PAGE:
> Martin runs the race each year with his dogs to test the success of
        > their breeding, training and physical endurance. He regards his racers
        > as true competitive athletes and prides his team on their longevity
        > and spirit of competition. Says Martin, "I run the Iditarod to prove
        > that my dogs, bred, trained and raced by Happy Trails Kennels, are the
        > best amongst the world's long distance athletes."
        >
        > The first Iditarod race in 1973 was won in 20 days. Martin's 2002 team
        > currently holds the record for the Fastest Iditarod by completing the
        > race in 8 days, 22 hours, 46 minutes and 2 seconds!!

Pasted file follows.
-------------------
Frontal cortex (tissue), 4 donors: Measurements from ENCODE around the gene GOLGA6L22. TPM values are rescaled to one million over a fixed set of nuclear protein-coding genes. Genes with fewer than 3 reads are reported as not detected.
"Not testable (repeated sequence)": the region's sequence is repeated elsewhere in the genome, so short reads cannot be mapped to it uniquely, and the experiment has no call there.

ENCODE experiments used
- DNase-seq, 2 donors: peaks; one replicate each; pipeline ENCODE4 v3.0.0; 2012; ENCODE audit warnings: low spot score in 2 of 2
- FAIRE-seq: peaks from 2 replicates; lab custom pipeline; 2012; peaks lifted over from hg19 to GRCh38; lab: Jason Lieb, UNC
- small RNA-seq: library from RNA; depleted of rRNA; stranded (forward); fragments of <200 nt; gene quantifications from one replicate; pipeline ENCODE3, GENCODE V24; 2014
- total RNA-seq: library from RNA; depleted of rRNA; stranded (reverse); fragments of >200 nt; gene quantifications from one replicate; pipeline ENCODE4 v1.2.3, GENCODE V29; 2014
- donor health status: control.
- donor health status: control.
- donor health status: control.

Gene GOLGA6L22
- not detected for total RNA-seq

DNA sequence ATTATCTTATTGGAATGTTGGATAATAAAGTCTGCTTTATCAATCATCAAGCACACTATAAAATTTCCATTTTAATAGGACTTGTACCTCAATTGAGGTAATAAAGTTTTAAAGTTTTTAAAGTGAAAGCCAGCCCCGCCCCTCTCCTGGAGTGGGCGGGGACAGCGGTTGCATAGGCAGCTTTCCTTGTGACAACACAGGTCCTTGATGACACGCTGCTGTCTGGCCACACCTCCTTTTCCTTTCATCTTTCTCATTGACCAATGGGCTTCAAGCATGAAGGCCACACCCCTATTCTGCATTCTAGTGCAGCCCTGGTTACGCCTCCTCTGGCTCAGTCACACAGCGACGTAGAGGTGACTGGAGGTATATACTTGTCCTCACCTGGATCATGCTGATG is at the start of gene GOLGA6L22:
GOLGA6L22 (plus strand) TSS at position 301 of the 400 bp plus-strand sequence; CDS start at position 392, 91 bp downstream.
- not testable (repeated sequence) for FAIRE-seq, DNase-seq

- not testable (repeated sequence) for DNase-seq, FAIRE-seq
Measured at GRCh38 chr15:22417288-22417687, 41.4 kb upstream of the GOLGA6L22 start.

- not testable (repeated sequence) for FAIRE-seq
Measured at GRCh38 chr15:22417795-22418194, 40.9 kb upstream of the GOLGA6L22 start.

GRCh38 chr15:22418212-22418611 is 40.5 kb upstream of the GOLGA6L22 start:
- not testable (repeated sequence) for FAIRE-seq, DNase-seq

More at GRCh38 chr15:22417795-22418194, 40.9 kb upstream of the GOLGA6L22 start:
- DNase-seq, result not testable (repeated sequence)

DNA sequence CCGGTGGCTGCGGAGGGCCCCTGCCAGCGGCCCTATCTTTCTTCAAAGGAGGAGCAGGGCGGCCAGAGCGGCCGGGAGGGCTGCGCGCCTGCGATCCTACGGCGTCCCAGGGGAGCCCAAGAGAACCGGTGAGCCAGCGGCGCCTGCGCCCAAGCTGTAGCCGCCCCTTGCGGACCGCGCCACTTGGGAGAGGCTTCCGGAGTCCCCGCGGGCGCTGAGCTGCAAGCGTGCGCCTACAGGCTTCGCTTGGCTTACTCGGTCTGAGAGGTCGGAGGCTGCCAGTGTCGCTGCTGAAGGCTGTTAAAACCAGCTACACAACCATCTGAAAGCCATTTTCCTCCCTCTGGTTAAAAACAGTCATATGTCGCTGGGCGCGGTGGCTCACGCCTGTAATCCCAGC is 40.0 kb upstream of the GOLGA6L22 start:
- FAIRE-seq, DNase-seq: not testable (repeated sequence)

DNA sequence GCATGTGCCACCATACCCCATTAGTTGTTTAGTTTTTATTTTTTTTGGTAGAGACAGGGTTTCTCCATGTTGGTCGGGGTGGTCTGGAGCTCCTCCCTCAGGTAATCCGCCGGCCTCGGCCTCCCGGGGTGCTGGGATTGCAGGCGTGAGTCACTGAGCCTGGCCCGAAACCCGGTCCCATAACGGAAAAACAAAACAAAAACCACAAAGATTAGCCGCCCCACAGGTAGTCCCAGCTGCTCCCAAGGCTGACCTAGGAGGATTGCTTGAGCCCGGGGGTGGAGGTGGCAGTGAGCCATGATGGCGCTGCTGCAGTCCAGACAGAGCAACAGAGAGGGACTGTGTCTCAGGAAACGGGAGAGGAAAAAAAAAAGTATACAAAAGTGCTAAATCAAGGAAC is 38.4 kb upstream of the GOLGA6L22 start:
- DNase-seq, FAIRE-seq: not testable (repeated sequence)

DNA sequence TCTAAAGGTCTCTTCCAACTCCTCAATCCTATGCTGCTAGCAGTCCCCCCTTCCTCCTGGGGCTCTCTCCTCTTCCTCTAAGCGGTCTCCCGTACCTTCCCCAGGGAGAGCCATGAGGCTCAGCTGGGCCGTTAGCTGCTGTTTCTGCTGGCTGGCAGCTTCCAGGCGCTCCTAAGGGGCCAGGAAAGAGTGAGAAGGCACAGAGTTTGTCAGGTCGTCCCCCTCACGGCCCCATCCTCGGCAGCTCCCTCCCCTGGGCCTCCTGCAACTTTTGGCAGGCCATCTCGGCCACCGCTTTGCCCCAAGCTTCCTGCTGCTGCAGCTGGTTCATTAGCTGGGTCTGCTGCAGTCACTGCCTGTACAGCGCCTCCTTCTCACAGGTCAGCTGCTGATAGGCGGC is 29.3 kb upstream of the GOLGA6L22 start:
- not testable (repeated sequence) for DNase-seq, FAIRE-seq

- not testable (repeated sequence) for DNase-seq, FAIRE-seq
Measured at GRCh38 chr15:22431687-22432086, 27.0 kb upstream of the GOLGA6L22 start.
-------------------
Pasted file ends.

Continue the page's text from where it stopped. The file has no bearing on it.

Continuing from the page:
>
        > As tribute to his treatment of his racers, Martin was awarded the
        > coveted Leonhard Seppala Award in 1988, 1993, and 1995 and again in
        > 1997 for the most humanitarian care of his dogs. The award was named
        > for the most famous Alaskan musher who ran the longest and most
        > dangerous stretch of the 1925, 674-mile diphtheria serum run from
        > Nenana to Nome, which saved hundreds of lives.
        > Our visit with Martin at his beautiful home and kennel grounds at Big
        > Lake, north of Anchorage, was a thrill for our team, especially our
        > hostess and host, Palyati and John. They have followed the news of
        > this annual event for many years and even have volunteered at some of
        > the checkpoint stations in this 1,150 mile event. Today they finally
        > got to meet their real hero of this most unique event .We spent about